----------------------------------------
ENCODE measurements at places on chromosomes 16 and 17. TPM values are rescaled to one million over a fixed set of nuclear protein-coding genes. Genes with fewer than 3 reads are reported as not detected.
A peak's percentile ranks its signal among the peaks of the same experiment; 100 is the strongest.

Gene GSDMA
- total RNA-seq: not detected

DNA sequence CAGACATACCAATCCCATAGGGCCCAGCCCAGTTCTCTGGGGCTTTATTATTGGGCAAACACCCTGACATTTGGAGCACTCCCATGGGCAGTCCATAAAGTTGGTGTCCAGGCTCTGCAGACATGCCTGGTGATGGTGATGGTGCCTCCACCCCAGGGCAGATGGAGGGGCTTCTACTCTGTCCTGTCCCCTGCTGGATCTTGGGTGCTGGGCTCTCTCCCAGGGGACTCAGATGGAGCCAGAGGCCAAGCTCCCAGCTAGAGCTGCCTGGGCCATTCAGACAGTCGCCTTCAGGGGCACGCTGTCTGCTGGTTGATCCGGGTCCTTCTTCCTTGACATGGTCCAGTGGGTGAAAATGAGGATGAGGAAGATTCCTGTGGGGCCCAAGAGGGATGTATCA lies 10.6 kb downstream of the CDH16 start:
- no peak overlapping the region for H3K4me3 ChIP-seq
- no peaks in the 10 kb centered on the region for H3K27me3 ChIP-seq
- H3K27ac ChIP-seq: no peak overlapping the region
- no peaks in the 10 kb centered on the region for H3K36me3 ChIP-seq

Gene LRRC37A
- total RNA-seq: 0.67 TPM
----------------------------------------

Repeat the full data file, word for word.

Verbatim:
ENCODE measurements at places on chromosomes 16 and 17. TPM values are rescaled to one million over a fixed set of nuclear protein-coding genes. Genes with fewer than 3 reads are reported as not detected.
A peak's percentile ranks its signal among the peaks of the same experiment; 100 is the strongest.

Gene GSDMA
- total RNA-seq: not detected

DNA sequence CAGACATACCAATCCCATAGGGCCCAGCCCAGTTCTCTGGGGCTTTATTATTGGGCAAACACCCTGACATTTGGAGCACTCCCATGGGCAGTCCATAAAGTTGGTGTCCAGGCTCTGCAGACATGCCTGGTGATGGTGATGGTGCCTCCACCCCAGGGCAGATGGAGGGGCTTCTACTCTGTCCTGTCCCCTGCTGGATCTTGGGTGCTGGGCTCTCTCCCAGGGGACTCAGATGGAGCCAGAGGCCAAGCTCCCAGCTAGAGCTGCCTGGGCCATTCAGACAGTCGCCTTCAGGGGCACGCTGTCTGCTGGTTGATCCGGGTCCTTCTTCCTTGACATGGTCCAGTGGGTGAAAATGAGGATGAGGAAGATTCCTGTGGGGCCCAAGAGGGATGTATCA lies 10.6 kb downstream of the CDH16 start:
- no peak overlapping the region for H3K4me3 ChIP-seq
- no peaks in the 10 kb centered on the region for H3K27me3 ChIP-seq
- H3K27ac ChIP-seq: no peak overlapping the region
- no peaks in the 10 kb centered on the region for H3K36me3 ChIP-seq

Gene LRRC37A
- total RNA-seq: 0.67 TPM